Bone sarcoma is fatal in approximately one third of the children and young adults in whom it is diagnosed. This mortality rate has not changed greatly in the two decades since the initial introduction of surgery and chemotherapy. The primary cause of death in treated patients is recurrent metastatic disease often to the lung. In the group of patients who present either with metastatic or relapsed disease, it is especially important to conduct biologically based trials with small groups of patients from which quantitative and quick answers of whether a treatment intervention is either working or not can be obtained. Importantly, tumour material obtained may provide informative clues for future studies especially if analysed with genomic technologies.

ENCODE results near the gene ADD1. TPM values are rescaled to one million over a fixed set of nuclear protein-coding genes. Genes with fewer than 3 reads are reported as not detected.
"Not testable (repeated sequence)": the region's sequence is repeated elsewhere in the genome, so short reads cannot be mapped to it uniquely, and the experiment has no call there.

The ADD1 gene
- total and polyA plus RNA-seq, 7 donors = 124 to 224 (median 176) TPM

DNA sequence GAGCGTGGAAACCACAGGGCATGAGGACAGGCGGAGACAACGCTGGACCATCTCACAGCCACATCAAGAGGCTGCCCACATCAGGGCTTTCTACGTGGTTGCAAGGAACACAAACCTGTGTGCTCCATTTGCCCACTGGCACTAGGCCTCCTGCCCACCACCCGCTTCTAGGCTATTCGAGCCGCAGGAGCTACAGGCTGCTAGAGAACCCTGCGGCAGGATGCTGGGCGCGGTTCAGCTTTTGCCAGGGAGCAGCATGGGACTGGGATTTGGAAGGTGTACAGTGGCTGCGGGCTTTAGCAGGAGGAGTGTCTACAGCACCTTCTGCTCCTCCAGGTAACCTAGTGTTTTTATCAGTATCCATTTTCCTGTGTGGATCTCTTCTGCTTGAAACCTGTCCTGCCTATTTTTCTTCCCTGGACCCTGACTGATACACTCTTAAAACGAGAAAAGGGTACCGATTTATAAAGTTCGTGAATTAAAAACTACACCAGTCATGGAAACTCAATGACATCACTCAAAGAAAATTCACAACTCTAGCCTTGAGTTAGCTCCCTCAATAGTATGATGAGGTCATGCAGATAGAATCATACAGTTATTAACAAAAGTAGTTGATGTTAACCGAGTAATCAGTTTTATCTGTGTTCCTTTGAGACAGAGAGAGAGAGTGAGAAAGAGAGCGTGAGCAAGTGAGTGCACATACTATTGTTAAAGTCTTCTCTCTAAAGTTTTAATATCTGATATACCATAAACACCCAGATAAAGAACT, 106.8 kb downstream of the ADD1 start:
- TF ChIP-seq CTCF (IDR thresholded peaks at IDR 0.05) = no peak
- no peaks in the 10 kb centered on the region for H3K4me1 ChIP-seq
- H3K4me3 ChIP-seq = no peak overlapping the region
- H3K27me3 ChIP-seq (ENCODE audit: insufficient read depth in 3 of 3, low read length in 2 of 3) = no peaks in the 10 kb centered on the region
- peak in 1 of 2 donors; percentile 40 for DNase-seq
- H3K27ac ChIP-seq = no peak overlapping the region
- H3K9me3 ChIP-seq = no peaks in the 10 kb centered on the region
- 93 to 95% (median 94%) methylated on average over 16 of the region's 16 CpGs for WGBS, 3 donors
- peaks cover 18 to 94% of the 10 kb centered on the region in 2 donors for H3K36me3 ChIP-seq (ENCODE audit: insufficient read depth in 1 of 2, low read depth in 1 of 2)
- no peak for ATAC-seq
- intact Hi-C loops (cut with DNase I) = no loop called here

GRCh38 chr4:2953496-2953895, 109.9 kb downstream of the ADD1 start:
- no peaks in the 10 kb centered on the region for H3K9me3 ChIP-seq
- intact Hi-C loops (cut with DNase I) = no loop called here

It is difficult to do trials in an orphan disease, mainly because of the problems of recruiting enough eligible patients for the trial. In our literature search, we identified 42 phase I/II trials for sarcoma patients which were published between 1990 and 2010. However the phase I trials for general sarcoma (Table 1) are not complete, this is because or our search criteria. With a PubMed search you only search the abstract of the article, so if sarcoma is not mentioned there we didn't find the article. In phase I trials quite a few different tumour types are sometimes enrolled and only the one who show results are mentioned in the abstract. Some of these articles we found in the Cochrane Controlled Trial Register or the ClinicalTrials.gov database, but not all trials are registered in these databases. Except with a very wide PubMed search using (phase 1) as only search criteria we don't think that it is possible to find all phase I trials enrolling sarcoma patients.